The Willamette Valley also offers a range of outdoor activities and recreational opportunities. The valley is home to a number of state and county parks, including Silver Falls State Park, which features a series of waterfalls, and Champoeg State Heritage Area, which is home to a restored Oregon Trail town. The valley also offers opportunities for hiking, biking, and fishing, as well as skiing and snowboarding in the nearby Cascade Mountains.
Step by step
In January 2019, Draga and Chris made the permanent move to the Willamette Valley, settling in McMinnville in the heart of the wine region. For those first few months, neither of them had winemaking jobs lined up, and they filled the gap by helping out with bottling throughout the valley and getting to know the people in the industry. Thankfully, both eventually landed wine production jobs that allowed them to stay, and Chris ended up filling the role of Assistant Winemaker at Cristom Vineyards, which is where they make their own wine currently.
Bringing Liska into the family
At the beginning of 2020, before the pandemic really blew up in the United States, they were in the process of buying a house. Moving out of an apartment into a place with an actual yard meant that they could finally have a pet. So Draga began kinda-sorta looking around for a dog. It wasn’t long before she stumbled upon a German Shephard Mix by the name of Lassie on the Pet Finder app. By her description, she sounded like such a sweet dog and a perfect introduction to dog ownership for Chris, who had never had a dog before.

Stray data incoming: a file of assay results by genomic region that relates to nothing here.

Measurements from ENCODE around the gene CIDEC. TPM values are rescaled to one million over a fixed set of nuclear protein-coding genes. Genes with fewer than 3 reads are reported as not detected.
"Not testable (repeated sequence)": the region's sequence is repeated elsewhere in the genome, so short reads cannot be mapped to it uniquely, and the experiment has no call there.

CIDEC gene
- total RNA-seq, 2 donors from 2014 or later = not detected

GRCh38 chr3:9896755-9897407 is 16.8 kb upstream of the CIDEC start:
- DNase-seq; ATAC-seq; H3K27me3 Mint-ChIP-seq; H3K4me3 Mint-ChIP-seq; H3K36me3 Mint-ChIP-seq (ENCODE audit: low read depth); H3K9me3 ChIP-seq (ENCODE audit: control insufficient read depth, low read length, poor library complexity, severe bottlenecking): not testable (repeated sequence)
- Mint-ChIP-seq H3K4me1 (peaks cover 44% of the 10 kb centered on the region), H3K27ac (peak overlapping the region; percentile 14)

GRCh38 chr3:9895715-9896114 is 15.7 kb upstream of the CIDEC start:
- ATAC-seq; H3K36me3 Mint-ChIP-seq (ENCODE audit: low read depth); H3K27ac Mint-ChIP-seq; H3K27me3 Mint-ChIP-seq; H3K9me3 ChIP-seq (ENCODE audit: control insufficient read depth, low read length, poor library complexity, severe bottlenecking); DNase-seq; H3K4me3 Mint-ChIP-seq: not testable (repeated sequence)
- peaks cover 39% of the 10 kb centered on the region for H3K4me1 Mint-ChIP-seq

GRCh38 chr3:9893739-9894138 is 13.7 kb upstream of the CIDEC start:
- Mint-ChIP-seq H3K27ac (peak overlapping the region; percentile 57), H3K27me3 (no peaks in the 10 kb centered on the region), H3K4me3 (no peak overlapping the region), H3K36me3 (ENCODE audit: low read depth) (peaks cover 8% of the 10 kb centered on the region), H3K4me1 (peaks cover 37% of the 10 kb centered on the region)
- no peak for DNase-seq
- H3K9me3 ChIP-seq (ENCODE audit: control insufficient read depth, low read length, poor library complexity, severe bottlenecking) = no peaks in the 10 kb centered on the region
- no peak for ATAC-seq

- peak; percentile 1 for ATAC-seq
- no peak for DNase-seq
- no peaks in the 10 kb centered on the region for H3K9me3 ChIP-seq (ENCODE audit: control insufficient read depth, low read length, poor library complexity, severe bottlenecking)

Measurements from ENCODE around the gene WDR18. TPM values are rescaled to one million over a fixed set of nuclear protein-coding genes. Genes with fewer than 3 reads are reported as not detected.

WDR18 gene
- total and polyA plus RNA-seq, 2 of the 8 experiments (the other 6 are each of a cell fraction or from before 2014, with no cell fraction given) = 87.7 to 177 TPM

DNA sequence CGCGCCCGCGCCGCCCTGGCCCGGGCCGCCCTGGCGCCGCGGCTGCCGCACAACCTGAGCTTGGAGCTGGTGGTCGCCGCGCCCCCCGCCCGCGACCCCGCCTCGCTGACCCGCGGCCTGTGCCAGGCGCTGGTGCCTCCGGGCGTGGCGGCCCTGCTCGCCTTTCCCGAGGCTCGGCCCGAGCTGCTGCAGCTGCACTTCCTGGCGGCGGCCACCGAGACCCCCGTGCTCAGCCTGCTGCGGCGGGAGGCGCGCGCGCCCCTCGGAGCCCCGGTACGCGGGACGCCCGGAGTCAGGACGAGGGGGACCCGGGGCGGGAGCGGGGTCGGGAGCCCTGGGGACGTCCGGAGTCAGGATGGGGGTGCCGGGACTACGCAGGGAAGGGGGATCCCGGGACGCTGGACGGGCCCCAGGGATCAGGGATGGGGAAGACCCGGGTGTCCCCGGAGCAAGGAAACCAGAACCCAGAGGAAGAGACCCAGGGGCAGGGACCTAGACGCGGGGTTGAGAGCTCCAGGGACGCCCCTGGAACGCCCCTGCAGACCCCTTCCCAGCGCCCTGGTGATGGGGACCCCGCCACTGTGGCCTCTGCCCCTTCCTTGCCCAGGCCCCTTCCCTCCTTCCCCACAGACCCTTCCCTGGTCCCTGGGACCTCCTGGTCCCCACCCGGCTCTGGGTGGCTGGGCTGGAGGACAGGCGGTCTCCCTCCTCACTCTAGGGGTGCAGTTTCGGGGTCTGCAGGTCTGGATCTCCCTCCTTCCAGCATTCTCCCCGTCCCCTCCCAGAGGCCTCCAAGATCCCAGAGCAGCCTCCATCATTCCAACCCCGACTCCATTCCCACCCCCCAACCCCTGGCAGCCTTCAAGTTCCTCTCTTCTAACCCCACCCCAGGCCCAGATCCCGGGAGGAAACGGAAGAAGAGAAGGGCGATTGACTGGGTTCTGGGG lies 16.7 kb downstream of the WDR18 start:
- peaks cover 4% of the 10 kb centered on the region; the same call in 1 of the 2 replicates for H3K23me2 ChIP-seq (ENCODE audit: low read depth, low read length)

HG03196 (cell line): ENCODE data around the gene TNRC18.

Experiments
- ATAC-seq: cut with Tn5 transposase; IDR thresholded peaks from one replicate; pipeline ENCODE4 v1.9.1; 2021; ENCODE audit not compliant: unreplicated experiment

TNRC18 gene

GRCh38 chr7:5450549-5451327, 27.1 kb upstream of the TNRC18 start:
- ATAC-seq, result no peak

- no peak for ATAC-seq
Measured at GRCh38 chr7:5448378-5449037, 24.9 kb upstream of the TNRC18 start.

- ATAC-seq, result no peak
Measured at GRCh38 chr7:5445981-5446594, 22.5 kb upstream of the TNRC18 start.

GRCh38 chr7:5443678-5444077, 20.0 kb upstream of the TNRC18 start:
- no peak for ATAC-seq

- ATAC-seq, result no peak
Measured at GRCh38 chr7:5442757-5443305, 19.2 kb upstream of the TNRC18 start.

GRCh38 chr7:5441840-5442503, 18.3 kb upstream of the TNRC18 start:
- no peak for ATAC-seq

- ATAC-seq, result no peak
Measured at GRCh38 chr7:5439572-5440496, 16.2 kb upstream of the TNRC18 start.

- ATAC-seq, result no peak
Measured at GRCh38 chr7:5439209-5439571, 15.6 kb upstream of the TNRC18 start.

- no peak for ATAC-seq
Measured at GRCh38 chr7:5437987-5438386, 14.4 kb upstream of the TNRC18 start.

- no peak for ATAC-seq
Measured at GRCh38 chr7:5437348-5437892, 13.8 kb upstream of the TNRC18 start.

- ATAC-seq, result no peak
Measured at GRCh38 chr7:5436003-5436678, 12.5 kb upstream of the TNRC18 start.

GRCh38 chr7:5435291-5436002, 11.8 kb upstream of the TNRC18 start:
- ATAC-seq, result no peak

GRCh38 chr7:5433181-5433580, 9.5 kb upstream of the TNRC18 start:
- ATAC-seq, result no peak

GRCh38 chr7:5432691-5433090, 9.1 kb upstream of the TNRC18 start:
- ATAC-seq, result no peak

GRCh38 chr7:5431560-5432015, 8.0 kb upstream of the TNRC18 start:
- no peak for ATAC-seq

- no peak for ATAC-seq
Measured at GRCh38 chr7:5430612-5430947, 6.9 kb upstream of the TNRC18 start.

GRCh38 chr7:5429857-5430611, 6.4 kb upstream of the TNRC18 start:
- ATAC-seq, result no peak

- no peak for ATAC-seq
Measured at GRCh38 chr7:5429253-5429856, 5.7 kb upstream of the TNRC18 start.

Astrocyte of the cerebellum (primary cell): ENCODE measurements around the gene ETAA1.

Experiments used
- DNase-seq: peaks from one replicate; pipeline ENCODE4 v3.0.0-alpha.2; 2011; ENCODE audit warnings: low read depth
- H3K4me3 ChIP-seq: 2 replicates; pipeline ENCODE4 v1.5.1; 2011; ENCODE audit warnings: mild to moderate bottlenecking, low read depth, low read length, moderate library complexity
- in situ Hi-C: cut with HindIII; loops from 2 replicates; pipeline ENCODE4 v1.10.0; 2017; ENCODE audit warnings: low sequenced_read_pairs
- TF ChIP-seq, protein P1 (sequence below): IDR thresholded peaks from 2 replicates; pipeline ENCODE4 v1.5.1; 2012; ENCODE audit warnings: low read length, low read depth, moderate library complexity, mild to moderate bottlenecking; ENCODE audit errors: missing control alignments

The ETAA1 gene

However, Lassie was about 3,000 km away in Texas, and in March 2020, everything was about to shut down. They quickly went through the interview process, paid the fee, and got her on the last truck to Oregon. She joined the family the first week they moved into the new home, and they renamed her „Liska“, which is a Bulgarian endearing name for a female fox.
Liska Wine embodies sustainability and terroir
The entire concept behind Liska Wine Company is to craft wines that showcase the varietal diversity of the Willamette Valley. Given its latitude and climate, most Willamette Valley winemaking is modelled after Burgundian winemaking, with a heavy focus on Pinot Noir. While this model is well justified by the abundance of excellent Pinot Noir and Chardonnay coming from this region, Draga and Chris believe they can make a meaningful contribution at the periphery of the wine shelf by focusing on varieties that are minor players in the appellation but that have an equal opportunity to yield compelling wines.